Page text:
Trump, Biden Approach U.S. Job Infrastructure In Vastly Different Plans
NOEL KING, HOST:
Voters are getting a chance this week to hear what the candidates for president think about infrastructure. President Trump will be in Atlanta today. He is expected to announce big changes to a significant environmental law. And yesterday, presumptive Democratic nominee Joe Biden laid out his climate change plan.
NPR's Jeff Brady has been looking at both. Hi, Jeff.
JEFF BRADY, BYLINE: Good morning.
KING: So what's President Trump announcing in Atlanta today?
BRADY: He is going to announce new regulations for the 50-year-old National Environmental Policy Act, usually just called NEPA. It requires federal agencies to consider the environmental effects of big projects. And it gives the public the ability to comment and be involved in that decision-making process. President Trump says the NEPA regulations need to be streamlined. He says the process takes too long and stops new infrastructure from being built. Here's what he said back in January when the changes were proposed.
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PRESIDENT DONALD TRUMP: But this is just the beginning? We'll not stop until our nation's gleaming new infrastructure has made America the envy of the world again. It used to be the envy of the world, and now we're like a Third World country. It's really sad.
BRADY: Trump is going to Atlanta to make this announcement because one of the first projects the administration wants approved under these new regulations is a big freeway expansion south of the city.
KING: So you've pointed out that only Congress can change the National Environmental Policy Act, NEPA. What specifically is the president trying to do here?
BRADY: We don't have all the details yet, but we know that the new regulations include much shorter deadlines. The agencies will have to finish their environmental reviews within two years. Currently, the average is about 4 1/2 years. Some projects - highway projects, specifically - take even longer. And there likely will be some new limits on public comments. That's getting a lot of criticism from environmental groups because one of the main reasons for NEPA was to give voice to poor and minority communities that often end up with these polluting, you know, highways and pipelines and chemical plants in their neighborhoods.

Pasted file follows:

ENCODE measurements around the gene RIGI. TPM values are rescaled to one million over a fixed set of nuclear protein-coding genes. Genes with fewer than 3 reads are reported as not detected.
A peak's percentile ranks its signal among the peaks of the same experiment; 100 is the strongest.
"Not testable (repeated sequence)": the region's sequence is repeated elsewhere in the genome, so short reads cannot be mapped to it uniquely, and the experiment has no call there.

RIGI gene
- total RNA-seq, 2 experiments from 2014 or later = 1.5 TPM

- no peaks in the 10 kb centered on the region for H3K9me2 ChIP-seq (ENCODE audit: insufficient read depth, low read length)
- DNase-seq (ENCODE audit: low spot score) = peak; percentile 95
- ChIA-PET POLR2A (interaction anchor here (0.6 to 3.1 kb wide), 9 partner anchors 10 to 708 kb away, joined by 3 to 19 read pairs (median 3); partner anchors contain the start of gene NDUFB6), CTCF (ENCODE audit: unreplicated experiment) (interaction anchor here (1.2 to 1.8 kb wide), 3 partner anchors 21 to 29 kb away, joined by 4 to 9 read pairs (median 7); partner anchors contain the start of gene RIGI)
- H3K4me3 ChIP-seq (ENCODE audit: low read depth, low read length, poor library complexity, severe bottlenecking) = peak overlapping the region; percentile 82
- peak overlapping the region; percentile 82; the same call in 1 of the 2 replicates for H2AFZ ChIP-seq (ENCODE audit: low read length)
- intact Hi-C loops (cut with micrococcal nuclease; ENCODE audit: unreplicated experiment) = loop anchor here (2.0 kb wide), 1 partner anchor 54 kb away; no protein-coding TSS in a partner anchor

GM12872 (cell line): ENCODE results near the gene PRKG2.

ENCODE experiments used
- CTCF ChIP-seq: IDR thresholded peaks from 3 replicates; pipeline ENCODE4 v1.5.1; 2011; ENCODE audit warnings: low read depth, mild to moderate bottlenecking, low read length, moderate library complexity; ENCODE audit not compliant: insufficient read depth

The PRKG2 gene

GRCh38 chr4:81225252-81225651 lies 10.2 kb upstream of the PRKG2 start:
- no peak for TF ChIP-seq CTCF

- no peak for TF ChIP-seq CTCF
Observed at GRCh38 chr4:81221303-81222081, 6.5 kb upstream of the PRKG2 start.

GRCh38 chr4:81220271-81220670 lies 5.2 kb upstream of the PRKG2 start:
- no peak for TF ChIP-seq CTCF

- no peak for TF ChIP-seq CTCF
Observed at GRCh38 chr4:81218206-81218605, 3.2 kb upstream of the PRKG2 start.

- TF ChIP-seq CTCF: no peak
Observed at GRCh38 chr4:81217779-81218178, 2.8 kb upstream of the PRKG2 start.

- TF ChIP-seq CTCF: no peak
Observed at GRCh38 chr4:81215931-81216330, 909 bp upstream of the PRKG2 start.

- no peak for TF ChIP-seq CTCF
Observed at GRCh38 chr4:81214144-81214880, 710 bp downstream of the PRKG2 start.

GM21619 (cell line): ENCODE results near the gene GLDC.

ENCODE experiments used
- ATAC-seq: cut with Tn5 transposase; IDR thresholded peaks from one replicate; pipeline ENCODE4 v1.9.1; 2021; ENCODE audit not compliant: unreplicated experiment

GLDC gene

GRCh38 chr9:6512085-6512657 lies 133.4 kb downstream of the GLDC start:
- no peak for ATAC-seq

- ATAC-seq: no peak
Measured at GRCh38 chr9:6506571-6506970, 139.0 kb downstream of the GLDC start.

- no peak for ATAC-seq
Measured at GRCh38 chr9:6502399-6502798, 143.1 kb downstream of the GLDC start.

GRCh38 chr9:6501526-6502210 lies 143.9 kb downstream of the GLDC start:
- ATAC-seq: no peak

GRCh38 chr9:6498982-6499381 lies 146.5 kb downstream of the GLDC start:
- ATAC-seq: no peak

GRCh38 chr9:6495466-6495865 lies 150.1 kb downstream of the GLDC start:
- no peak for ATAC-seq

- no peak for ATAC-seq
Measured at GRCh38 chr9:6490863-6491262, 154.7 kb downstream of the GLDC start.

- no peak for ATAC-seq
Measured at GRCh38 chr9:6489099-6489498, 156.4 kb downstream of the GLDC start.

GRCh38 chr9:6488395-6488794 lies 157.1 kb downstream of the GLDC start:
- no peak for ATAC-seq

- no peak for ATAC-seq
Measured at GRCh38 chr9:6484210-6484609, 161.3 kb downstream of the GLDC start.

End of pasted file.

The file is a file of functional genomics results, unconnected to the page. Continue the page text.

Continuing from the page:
The new regulations also likely will reduce what types and number of projects that get this intense NEPA review. And the administration is expected to drop a requirement that agencies consider the cumulative effects of projects. That could include their impact on climate change, and this is designed to get big projects, it all approved faster. That's the whole goal here.
KING: OK. So less oversight is basically the deal - less oversight and faster movement. So in the meantime, Joe Biden was in Delaware yesterday, and he laid out his climate change plan. What's he proposing, and how does it compare to what President Trump is proposing?
BRADY: Right. Well, President Trump is mostly focused on advancing fossil fuels. It's completely opposite for Joe Biden and his campaign. But the end goal - the stated end goal is the same here - creating jobs and improving the economy. Biden's plan would spend $2 trillion to speed up transition to cleaner energy for transportation and buildings. He's aiming for net-zero carbon emissions by 2050. And Biden is talking about incentives for people to buy electric cars and constructing much more efficient homes and businesses. Speaking in Delaware yesterday, Biden said his plan creates millions of new jobs in the process.
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JOE BIDEN: I know that climate change is a challenge that's going to define our American future. I know meeting the challenge would be a once-in-a-lifetime opportunity to jolt new life into our economy, strengthen our global leadership, protect our planet for future generations.
BRADY: Now, his plan would mean some pretty big changes for how we all live and get around. But it does echo some messages we're hearing from other leaders around the world.
KING: NPR's Jeff Brady. Thanks, Jeff.
BRADY: Thank you. Transcript provided by NPR, Copyright NPR.